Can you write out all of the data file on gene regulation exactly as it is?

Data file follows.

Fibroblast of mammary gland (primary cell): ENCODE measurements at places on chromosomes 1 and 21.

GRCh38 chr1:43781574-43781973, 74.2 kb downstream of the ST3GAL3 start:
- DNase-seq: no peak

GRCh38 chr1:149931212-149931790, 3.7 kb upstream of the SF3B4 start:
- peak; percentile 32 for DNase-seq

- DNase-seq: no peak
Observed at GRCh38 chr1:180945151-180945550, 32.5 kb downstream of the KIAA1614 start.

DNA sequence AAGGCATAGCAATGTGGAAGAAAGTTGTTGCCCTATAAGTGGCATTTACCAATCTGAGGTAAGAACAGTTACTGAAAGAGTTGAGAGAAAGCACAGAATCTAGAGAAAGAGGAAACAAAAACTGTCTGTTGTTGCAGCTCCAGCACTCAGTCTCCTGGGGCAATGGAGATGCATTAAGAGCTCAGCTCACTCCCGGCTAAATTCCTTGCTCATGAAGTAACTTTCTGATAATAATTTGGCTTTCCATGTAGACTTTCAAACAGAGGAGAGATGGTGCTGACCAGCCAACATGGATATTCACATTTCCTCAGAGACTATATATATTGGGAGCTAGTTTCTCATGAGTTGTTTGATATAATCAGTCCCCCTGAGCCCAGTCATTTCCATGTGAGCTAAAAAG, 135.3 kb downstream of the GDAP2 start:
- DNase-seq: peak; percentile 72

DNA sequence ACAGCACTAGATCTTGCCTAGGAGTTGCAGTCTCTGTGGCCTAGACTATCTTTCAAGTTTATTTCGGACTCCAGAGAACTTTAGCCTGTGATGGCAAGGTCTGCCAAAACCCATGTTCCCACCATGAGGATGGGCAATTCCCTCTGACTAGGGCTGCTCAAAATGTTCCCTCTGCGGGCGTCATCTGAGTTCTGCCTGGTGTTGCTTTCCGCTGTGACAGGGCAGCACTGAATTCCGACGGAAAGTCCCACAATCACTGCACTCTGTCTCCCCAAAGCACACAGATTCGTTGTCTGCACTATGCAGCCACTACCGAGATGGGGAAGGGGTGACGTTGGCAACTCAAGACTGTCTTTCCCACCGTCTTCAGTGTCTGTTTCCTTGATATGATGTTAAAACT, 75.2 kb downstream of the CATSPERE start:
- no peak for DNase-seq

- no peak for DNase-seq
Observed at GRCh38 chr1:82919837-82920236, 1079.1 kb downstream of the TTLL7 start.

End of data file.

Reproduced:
Fibroblast of mammary gland (primary cell): ENCODE measurements at places on chromosomes 1 and 21.

GRCh38 chr1:43781574-43781973, 74.2 kb downstream of the ST3GAL3 start:
- DNase-seq: no peak

GRCh38 chr1:149931212-149931790, 3.7 kb upstream of the SF3B4 start:
- peak; percentile 32 for DNase-seq

- DNase-seq: no peak
Observed at GRCh38 chr1:180945151-180945550, 32.5 kb downstream of the KIAA1614 start.

DNA sequence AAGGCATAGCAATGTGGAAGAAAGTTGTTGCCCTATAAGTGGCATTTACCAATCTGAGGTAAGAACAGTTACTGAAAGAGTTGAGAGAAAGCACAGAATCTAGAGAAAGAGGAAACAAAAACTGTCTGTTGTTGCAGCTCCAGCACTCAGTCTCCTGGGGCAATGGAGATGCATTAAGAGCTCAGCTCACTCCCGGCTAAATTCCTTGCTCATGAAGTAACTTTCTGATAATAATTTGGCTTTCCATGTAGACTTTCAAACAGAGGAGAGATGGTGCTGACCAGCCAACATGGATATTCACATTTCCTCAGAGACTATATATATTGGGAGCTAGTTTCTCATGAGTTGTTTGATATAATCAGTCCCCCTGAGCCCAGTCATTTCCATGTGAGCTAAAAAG, 135.3 kb downstream of the GDAP2 start:
- DNase-seq: peak; percentile 72

DNA sequence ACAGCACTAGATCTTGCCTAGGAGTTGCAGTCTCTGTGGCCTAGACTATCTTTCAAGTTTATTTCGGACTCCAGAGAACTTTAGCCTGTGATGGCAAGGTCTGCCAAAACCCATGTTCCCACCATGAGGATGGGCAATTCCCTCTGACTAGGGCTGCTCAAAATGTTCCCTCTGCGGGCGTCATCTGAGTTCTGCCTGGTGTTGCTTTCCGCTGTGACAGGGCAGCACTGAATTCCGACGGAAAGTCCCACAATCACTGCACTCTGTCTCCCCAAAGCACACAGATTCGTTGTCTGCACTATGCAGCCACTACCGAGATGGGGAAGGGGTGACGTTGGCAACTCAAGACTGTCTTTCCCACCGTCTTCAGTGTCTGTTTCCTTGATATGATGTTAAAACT, 75.2 kb downstream of the CATSPERE start:
- no peak for DNase-seq

- no peak for DNase-seq
Observed at GRCh38 chr1:82919837-82920236, 1079.1 kb downstream of the TTLL7 start.